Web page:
I continue to be surprised by how many good people and democratic governments ignore the obvious flaws with the UN. One of the most glaring issues is the institutional racism of the world body, expressed as disproportionate vitriol against the only Jewish nation.
Since 2015, there have been 112 resolutions condemning Israel at the General Assembly, compared to 45 that condemn any other nation. And the tone of the resolutions that single out Israel contain none of the deferential language found in the resolutions of other nations.
This year, New Zealand continued a shameful record of joining the bullies at the UN. The voting record advised by MFAT officials is more like that of Iran, Venezuela, or Malaysia than of Canada, Australia, or the UK.
When Hillel Neuer, CEO of UN Watch, was asked why there is such extreme anti-Israel bias at the United Nations, he responded with five different factors:
- Oil. Historically, the Arab countries had oil and they told countries that if the anti-Israel resolutions were not endorsed, the oil would be cut off. Notably, there are 120 member nations of the Non-Aligned Movement, including the 57 member states of the Organisation of Islamic Cooperation (out of 193 total UN member countries).
- Sovereign wealth funds. States like Qatar tell other nations that they will not invest money unless the resolutions are supported.
- Vote trading. Within the cynical politics of the United Nations there is vote trading where countries will agree to support others for a quid pro quo. When countries like Italy are happy to sacrifice Jewish citizens to terror attack on Italian soil, it’s easy to see that votes might be traded at the expense of the Jewish nation.
This vote trading might also explain why there has been support for China’s genocide of Uyghur muslims and not one condemnatory resolution against it.
- Terrorism. Countries are afraid of terror and willing to make deals to prevent attacks – like Italy has been shown to.
- Antisemitism. Underlying the threats and deals above is a certain amount of pure antisemitism. There is little else to truly explain the massively disproportionate number and tone of the resolutions against Israel.
It is not clear exactly which of the above apply most to New Zealand. However, it is clear that officials and ministers have long voted with the bullies and out of step with traditional, democratic allies.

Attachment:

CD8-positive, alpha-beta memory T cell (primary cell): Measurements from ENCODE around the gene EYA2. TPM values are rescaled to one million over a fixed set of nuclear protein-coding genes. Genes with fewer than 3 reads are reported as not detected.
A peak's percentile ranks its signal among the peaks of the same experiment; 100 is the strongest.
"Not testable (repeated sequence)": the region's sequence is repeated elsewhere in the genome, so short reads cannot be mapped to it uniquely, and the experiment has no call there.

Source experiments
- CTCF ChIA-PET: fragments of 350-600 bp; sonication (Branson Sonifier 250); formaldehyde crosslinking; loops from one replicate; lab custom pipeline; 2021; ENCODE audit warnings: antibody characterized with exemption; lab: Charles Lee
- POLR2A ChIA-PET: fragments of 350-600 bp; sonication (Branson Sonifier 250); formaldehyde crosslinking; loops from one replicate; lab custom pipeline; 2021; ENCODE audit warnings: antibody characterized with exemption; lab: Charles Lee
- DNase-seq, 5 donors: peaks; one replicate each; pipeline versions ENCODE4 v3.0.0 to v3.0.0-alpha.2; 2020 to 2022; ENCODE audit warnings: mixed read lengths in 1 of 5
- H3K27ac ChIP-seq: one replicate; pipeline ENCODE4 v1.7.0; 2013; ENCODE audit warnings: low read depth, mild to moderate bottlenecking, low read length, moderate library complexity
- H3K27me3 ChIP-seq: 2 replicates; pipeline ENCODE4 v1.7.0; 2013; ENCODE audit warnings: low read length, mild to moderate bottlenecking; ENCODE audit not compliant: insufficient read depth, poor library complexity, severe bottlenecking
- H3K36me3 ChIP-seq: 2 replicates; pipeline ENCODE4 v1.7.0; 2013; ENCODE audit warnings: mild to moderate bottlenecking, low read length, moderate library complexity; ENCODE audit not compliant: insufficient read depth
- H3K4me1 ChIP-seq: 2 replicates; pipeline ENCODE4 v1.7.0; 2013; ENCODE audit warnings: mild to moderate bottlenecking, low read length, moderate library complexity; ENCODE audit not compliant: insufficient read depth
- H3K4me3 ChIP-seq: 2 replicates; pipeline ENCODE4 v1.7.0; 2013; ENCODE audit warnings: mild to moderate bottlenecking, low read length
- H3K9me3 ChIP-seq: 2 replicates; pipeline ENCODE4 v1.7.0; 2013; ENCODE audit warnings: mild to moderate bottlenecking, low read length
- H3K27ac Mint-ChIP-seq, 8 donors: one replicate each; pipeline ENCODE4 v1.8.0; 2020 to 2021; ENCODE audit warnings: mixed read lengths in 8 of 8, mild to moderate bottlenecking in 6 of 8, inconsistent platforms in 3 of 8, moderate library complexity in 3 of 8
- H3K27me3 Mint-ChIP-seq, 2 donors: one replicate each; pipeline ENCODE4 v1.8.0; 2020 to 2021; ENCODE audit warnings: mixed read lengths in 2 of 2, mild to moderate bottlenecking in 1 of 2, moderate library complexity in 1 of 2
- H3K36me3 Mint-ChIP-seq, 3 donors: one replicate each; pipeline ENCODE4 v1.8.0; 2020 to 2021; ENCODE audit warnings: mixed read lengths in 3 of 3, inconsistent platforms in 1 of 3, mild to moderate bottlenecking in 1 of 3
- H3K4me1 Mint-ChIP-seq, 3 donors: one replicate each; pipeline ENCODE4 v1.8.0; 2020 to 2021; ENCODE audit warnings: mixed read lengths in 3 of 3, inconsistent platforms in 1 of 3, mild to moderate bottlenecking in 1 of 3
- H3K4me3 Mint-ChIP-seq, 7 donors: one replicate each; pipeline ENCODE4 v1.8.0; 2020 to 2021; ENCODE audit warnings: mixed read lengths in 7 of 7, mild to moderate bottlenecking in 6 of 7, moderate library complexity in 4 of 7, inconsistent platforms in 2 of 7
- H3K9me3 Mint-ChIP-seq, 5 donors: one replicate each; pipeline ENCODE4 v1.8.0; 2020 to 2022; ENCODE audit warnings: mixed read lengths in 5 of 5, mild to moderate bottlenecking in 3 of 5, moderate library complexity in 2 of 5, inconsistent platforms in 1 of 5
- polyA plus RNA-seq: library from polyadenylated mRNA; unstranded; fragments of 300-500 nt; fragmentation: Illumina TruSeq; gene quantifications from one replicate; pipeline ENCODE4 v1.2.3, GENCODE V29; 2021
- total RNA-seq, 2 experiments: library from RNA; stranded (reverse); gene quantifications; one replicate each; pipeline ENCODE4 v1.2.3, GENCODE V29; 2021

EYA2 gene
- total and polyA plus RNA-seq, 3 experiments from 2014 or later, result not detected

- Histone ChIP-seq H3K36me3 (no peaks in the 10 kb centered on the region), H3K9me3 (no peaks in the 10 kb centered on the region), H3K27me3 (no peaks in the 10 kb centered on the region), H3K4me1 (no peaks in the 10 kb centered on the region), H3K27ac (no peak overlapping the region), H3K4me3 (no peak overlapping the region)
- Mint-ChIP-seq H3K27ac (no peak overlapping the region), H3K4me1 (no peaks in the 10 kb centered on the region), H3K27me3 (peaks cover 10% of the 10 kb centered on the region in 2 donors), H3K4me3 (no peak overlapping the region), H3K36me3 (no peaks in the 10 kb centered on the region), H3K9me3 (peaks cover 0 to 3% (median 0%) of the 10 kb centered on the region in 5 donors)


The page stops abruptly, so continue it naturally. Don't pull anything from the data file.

The Israel Institute of New Zealand had hoped there would be a change to the voting pattern with the new Labour government. However, of the 14 resolutions passed this year in which Israel was singled out, New Zealand maintained its shameful record.
This is despite a Foreign Minister who has made a lot of noise about supporting indigenous people and who has made a large effort to use te reo Māori alongside English, especially when it comes to place names.
Sadly, even when the United Nations resolution on Jerusalem clearly ignores the Jewish indigenous connection to Jerusalem and only uses the Arabic term for the Temple Mount ( rather than the Hebrew, הר הבית, Har HaBáyit), our government voted for the resolution.
The Israel Institute wrote to Foreign Minister Mauta about this and her response was
“I appreciate you sharing your perspective on how this terminology may be viewed by some communities. In general, the New Zealand Government has sought to support United Nations resolutions that will contribute to long term peace in the region while also holding both sides accountable to their obligations. Aotearoa New Zealand will continue to pursue a principled and balanced approach to the Middle East Peace Process. We support a process that will bring a two-state solution to the Israeli- Palestinian conflict.”Foreign Minister Mahuta
This rather dismissive reply is also unsubstantiated. We have written back to ask which resolutions have specifically condemned any of the Arab Palestinian leadership, especially after New Zealand abstained from a procedural vote that prevented the first ever possible condemnation of Hamas at the United Nations.
We have also asked the Minister how clearly biased and disproportionate resolutions against a single country could possibly be considered “principled and balanced” or “contribute to long term peace” – not that we are holding our breath for a clear response to such simple questions.
It is deeply disappointing that our government takes such a hypocritical approach toward Israel and has chosen not to stand up against the bullying at the United Nations. We don’t want to speculate as to why, out of all the possible reasons given by Mr Neuer.